Once a month, Pandemonium meets for “Bi with Pie.” “Bi with Pie” is a discussion group wherein members discuss issues related to bisexuality and bi+ identities. In the past, we have discussed our experiences as well as topics such as bisexuality and domestic violence, bi phobia, and the importance of bisexual organizing. Usually, I try to facilitate the discussion by bringing an essay or article to share. This month, I wanted to explore various bi+ identities. Originally, I wanted to compare bisexuality and pan-sexuality, but this expanded to include other bi+ identities. I am not an expert on sexuality, but it is an area of interest. Certainly, there may be some errors in my definitions and analysis. But, the point of our group is to grow and connect as a community. Part of my own growth as an activist is my own growth through learning and sharing information. With that said, hopefully this essay provides an overview of some of the identities within the Bi+ community. It is far from comprehensive, but I think it helps to clarify some differences between identities while revealing a trend in LGBTQ identities.
Bisexuality was first coined in 1892 by Charles Gilbert Chaddock in his translation of Kraft-Ebing’s Psychopathia Sexualis. It is in the late 1800s and early 1900s that psychologists sought to classify sexuality. As such, our modern sexual concepts emerge during this time period. However, these understandings were medical understandings meant to delineate health from deviance. For instance, Freud believed that humans were innately bisexual, but that normal individuals would become heterosexual unless exposed to trauma. Unfortunately, many people still seem to believe that being gay, lesbian, bi, or anything but a cisgender heterosexuality stems from poor parenting or some kind of trauma. Despite the relative newness of labels such as homosexual, heterosexual, and bisexual, there has certainly been a wide array of sexual behavior across cultures and time periods. Men in Ancient Greece entered relationships with older men as youth, but also married women. In Ancient Japan, young men formed sexual relationships with older men in the context of Buddhist temples and among samurai warrior culture. While these cultures aren’t precisely bisexual in the modern sense, and even then, this sexual expression was limited to men, it should at least demonstrate that attraction to more than one gender has deep historical roots.
Although the word has been around since the late 1800s, there are many misconceptions of what it means to be bisexual. For instance, the Merriam Webster Dictionary defines bisexuality as a sexual or romantic attraction to both sexes. It also defines it as something which possesses male and female reproductive structures. This definition is confusing, since it implies that there are only two sexes and does not mention gender at all. It is also confusing, since it defines bisexual as synonymous with hermaphrodite. This use of the word might be appropriate in strictly scientific contexts, but it is potentially confusing and offensive in other contexts. Finally, the definition implies that bisexuals are not attracted to trans or non-binary individuals.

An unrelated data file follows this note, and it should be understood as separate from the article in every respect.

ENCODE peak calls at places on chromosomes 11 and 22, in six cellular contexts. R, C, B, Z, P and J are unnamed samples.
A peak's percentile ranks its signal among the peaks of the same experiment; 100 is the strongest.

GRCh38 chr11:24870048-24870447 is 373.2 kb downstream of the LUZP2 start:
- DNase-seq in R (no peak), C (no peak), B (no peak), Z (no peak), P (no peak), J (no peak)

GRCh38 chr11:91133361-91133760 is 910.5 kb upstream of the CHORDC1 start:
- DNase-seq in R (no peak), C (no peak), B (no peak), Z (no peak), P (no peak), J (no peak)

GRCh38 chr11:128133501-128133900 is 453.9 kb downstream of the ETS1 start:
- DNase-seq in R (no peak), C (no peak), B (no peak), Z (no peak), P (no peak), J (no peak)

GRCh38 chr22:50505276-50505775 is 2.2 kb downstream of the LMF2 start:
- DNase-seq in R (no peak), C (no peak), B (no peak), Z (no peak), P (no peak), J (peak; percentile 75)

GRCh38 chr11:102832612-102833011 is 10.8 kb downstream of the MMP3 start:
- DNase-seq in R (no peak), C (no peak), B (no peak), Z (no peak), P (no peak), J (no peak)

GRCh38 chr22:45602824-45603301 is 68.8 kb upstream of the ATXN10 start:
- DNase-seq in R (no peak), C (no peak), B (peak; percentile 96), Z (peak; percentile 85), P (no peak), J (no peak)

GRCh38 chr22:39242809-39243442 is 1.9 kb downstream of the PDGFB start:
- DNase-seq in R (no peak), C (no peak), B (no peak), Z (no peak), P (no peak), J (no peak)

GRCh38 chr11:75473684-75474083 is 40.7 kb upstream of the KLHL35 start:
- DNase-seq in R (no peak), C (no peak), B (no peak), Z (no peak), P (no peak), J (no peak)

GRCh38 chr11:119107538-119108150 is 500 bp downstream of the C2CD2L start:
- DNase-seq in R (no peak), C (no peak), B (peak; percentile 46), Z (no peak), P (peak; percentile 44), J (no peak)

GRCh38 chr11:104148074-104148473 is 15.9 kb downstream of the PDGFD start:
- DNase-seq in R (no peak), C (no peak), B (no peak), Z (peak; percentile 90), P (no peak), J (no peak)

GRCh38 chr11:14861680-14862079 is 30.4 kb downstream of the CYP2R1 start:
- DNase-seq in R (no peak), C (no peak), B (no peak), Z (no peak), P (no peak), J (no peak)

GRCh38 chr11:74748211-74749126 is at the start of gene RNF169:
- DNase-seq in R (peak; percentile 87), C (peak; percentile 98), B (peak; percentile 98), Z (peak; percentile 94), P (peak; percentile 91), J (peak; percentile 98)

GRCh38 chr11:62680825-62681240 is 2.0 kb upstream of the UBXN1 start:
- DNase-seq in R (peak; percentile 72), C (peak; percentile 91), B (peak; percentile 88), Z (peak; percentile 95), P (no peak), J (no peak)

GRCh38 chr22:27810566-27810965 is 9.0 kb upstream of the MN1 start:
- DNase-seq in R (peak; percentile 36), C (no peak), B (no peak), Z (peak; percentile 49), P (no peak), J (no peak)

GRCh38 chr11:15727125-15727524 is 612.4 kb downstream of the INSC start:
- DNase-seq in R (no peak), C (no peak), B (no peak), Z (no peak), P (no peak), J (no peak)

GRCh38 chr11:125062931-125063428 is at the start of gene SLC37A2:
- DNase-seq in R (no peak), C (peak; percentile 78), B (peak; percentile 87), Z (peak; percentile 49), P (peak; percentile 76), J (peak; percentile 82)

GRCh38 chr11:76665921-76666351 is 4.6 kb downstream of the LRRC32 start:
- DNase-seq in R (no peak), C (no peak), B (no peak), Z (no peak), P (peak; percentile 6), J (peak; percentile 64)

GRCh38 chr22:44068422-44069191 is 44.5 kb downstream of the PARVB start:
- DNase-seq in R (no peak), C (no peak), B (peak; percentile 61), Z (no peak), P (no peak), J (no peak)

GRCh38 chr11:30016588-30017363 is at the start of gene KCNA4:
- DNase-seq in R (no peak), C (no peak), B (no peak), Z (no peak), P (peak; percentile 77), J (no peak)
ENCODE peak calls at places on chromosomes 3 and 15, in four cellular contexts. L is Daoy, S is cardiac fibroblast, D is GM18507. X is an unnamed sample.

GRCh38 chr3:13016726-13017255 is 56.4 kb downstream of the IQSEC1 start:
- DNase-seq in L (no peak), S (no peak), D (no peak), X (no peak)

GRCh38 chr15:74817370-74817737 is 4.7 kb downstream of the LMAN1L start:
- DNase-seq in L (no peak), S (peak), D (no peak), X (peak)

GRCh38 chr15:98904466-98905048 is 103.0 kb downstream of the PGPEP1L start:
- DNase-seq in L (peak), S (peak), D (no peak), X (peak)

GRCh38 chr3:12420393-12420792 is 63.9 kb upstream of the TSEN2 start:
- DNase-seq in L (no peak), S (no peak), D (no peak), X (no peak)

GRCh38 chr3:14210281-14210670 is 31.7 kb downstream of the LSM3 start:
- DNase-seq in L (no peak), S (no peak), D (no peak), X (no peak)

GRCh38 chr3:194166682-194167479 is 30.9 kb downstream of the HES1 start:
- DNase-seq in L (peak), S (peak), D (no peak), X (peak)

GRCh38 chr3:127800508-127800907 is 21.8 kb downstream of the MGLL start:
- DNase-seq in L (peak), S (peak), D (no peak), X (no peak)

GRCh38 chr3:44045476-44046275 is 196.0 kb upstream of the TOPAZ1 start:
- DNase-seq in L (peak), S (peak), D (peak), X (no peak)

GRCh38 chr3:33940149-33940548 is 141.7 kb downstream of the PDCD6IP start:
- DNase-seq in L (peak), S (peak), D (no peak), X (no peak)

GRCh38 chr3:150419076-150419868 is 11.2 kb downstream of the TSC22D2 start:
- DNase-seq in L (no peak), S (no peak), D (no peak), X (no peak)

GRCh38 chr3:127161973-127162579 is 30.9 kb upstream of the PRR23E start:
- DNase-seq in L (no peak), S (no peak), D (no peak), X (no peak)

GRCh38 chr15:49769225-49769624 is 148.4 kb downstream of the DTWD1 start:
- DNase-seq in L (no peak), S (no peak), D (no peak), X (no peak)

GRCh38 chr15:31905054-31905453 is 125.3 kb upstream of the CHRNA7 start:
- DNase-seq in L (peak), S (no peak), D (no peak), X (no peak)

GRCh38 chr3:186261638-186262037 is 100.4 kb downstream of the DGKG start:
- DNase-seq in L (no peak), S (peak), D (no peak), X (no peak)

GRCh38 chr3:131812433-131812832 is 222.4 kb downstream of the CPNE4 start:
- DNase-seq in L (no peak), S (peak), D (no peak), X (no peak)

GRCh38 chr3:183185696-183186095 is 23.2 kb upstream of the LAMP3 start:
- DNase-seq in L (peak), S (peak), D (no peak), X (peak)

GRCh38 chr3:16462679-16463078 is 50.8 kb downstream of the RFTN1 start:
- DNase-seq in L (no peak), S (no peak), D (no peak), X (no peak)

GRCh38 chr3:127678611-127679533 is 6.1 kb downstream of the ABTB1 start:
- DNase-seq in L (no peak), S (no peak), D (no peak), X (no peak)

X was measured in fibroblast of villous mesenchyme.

Because of these limitations and misunderstandings in mainstream definitions of bisexuality, bisexual organizations have sought to create their own definitions. For instance, BiNet defines bisexual as, “A person whose enduring physical, romantic and/or emotional attraction is to other people of various sexes and/or gender identities. Individuals may experience this attraction in differing ways and degrees over their lifetime.” This definition is notably inclusive of various sexes and gender identities. Likewise, the American Institute of Bisexuality defines bisexual as, “A bi person has the capacity for romantic and/or sexual attraction to more than one gender.” Once again, bisexuality is not limited to attraction to both men or women, but more than one gender, which could include many gender identities. The Human Rights Campaign defines bisexuality as, “A person emotionally, romantically, sexually and relationally attracted to more than one sex and/or gender, though not necessarily simultaneously, in the same way or to the same degree.” This definition acknowledges that bisexuality does not mean an even proportion of attraction to various gender. It is clear by these definitions that bisexuals do not define themselves as simply being attracted to men or women, but simply more than one gender. In fact, there have even been petitions to define bisexuality more accurately on online dictionaries.